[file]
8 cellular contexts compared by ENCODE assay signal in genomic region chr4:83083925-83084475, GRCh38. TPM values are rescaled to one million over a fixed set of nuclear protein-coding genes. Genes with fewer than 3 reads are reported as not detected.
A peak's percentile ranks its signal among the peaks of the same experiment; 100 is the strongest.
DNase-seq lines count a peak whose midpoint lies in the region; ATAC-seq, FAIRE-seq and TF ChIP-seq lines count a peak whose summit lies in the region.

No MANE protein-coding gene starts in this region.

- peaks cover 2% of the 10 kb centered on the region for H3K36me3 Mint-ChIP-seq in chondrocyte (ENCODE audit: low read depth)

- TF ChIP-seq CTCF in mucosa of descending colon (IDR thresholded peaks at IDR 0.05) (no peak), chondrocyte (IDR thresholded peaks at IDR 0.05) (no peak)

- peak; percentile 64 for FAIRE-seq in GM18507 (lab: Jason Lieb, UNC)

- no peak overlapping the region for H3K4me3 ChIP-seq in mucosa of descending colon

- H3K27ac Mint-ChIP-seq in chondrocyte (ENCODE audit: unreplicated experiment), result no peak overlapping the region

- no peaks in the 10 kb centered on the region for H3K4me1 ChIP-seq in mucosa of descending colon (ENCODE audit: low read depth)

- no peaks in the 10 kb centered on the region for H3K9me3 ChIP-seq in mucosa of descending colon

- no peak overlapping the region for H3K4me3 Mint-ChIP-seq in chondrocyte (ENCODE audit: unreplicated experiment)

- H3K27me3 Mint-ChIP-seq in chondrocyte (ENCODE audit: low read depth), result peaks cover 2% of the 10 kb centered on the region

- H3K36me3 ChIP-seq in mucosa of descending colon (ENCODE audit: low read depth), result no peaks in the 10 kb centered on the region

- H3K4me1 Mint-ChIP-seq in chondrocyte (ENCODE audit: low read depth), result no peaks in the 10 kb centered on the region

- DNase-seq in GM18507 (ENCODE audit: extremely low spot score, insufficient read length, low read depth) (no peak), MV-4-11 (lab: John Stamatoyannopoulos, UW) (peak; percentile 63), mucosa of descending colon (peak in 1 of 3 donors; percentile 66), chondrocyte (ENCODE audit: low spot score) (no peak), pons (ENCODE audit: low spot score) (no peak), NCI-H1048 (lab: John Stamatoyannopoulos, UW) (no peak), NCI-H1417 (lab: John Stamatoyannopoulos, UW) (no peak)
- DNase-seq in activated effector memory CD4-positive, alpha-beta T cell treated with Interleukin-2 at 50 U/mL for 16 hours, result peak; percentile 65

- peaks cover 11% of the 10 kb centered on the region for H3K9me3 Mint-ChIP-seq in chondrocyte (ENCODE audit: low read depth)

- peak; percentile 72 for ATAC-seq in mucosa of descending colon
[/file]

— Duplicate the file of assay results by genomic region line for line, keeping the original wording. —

8 cellular contexts compared by ENCODE assay signal in genomic region chr4:83083925-83084475, GRCh38. TPM values are rescaled to one million over a fixed set of nuclear protein-coding genes. Genes with fewer than 3 reads are reported as not detected.
A peak's percentile ranks its signal among the peaks of the same experiment; 100 is the strongest.
DNase-seq lines count a peak whose midpoint lies in the region; ATAC-seq, FAIRE-seq and TF ChIP-seq lines count a peak whose summit lies in the region.

No MANE protein-coding gene starts in this region.

- peaks cover 2% of the 10 kb centered on the region for H3K36me3 Mint-ChIP-seq in chondrocyte (ENCODE audit: low read depth)

- TF ChIP-seq CTCF in mucosa of descending colon (IDR thresholded peaks at IDR 0.05) (no peak), chondrocyte (IDR thresholded peaks at IDR 0.05) (no peak)

- peak; percentile 64 for FAIRE-seq in GM18507 (lab: Jason Lieb, UNC)

- no peak overlapping the region for H3K4me3 ChIP-seq in mucosa of descending colon

- H3K27ac Mint-ChIP-seq in chondrocyte (ENCODE audit: unreplicated experiment), result no peak overlapping the region

- no peaks in the 10 kb centered on the region for H3K4me1 ChIP-seq in mucosa of descending colon (ENCODE audit: low read depth)

- no peaks in the 10 kb centered on the region for H3K9me3 ChIP-seq in mucosa of descending colon

- no peak overlapping the region for H3K4me3 Mint-ChIP-seq in chondrocyte (ENCODE audit: unreplicated experiment)

- H3K27me3 Mint-ChIP-seq in chondrocyte (ENCODE audit: low read depth), result peaks cover 2% of the 10 kb centered on the region

- H3K36me3 ChIP-seq in mucosa of descending colon (ENCODE audit: low read depth), result no peaks in the 10 kb centered on the region

- H3K4me1 Mint-ChIP-seq in chondrocyte (ENCODE audit: low read depth), result no peaks in the 10 kb centered on the region

- DNase-seq in GM18507 (ENCODE audit: extremely low spot score, insufficient read length, low read depth) (no peak), MV-4-11 (lab: John Stamatoyannopoulos, UW) (peak; percentile 63), mucosa of descending colon (peak in 1 of 3 donors; percentile 66), chondrocyte (ENCODE audit: low spot score) (no peak), pons (ENCODE audit: low spot score) (no peak), NCI-H1048 (lab: John Stamatoyannopoulos, UW) (no peak), NCI-H1417 (lab: John Stamatoyannopoulos, UW) (no peak)
- DNase-seq in activated effector memory CD4-positive, alpha-beta T cell treated with Interleukin-2 at 50 U/mL for 16 hours, result peak; percentile 65

- peaks cover 11% of the 10 kb centered on the region for H3K9me3 Mint-ChIP-seq in chondrocyte (ENCODE audit: low read depth)

- peak; percentile 72 for ATAC-seq in mucosa of descending colon